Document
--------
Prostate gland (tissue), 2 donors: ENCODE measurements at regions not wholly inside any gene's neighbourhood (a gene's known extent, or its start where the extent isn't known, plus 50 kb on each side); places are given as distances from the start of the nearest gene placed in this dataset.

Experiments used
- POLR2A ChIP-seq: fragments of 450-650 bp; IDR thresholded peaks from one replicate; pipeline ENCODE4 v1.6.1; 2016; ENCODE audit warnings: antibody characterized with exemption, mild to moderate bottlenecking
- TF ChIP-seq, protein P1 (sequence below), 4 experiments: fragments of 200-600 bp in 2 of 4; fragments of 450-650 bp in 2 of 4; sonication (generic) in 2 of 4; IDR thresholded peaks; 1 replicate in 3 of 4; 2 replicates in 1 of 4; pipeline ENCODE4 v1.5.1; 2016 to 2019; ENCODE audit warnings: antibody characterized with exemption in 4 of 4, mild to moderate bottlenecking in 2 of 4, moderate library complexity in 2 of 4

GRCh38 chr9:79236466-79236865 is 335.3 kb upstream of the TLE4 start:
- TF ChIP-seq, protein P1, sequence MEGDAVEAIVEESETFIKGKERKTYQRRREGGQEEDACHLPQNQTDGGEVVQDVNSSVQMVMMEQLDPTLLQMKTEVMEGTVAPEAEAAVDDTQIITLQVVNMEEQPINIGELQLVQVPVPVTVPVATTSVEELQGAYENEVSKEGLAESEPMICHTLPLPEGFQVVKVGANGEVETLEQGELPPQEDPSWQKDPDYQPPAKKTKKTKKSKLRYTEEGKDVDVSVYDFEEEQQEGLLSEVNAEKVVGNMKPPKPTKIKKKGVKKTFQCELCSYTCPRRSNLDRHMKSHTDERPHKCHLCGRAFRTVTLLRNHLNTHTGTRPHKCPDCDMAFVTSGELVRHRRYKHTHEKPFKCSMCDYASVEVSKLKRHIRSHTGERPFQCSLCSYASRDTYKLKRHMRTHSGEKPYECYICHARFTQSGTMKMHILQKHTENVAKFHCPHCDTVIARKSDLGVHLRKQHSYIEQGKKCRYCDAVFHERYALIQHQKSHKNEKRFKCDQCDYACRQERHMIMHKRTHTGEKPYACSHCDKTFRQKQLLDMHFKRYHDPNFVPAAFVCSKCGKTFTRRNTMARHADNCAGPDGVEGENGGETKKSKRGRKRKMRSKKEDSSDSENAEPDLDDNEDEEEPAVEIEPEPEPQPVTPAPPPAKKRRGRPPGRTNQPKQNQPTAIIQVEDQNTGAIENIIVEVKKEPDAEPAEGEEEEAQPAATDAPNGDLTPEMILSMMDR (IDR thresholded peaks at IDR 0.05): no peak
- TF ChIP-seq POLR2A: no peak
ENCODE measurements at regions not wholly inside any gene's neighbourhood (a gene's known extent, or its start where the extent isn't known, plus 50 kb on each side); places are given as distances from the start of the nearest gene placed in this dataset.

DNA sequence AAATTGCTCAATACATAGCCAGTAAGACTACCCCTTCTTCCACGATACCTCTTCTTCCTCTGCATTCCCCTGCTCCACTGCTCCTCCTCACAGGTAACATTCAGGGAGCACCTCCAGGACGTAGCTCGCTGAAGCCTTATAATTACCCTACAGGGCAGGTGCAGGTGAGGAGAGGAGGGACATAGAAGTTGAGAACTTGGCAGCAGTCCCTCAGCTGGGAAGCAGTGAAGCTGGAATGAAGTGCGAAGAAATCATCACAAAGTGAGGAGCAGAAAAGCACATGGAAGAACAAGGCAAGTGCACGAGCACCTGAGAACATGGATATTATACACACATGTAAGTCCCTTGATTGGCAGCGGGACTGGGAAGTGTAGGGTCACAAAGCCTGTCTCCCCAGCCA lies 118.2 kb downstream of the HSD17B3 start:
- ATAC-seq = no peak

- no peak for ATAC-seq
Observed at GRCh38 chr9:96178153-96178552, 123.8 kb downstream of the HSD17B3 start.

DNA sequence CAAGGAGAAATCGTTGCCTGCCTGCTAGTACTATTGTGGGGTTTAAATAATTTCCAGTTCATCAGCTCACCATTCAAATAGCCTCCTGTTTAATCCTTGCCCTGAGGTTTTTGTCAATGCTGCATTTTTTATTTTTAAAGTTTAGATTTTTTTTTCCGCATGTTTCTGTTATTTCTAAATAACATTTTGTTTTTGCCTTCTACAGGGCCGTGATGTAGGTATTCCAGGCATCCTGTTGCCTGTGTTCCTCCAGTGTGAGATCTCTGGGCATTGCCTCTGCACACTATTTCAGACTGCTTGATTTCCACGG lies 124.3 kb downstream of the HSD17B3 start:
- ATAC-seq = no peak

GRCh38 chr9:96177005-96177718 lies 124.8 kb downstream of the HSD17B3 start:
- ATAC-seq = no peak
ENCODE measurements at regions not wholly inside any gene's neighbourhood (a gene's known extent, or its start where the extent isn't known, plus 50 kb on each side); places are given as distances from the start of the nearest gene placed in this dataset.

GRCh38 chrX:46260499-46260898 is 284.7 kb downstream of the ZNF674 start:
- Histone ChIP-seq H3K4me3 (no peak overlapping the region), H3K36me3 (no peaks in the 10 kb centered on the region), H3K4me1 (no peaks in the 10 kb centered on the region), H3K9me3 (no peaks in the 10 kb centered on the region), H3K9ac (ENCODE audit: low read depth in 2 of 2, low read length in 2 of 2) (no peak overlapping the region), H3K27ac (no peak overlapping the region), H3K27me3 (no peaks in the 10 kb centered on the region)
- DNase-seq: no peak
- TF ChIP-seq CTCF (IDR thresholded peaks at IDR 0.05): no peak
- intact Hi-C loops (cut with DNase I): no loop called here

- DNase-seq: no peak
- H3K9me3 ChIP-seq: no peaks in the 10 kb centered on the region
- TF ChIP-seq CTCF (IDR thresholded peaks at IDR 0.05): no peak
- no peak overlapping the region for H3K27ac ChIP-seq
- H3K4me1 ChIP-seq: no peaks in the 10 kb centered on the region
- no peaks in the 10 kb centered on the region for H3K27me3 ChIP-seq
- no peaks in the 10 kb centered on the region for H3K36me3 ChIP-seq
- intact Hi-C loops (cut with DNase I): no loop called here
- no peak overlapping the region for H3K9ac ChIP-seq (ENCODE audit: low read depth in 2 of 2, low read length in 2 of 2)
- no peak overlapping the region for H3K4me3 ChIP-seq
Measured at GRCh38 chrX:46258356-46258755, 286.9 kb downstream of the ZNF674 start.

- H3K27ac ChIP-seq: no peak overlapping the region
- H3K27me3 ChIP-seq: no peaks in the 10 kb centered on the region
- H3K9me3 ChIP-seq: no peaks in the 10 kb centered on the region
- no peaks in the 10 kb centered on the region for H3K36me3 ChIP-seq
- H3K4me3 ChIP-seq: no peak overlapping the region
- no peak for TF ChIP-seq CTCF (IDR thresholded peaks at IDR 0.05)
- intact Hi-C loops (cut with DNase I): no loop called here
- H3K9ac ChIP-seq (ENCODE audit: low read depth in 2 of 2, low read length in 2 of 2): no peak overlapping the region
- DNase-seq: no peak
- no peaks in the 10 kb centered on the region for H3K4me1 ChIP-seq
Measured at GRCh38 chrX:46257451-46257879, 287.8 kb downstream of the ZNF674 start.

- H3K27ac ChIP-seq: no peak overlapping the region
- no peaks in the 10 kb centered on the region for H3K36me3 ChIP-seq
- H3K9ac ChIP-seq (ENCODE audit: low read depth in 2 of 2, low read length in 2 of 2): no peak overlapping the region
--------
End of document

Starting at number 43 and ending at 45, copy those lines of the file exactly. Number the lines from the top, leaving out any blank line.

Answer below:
- no peaks in the 10 kb centered on the region for H3K4me1 ChIP-seq
Measured at GRCh38 chrX:46257451-46257879, 287.8 kb downstream of the ZNF674 start.

- H3K27ac ChIP-seq: no peak overlapping the region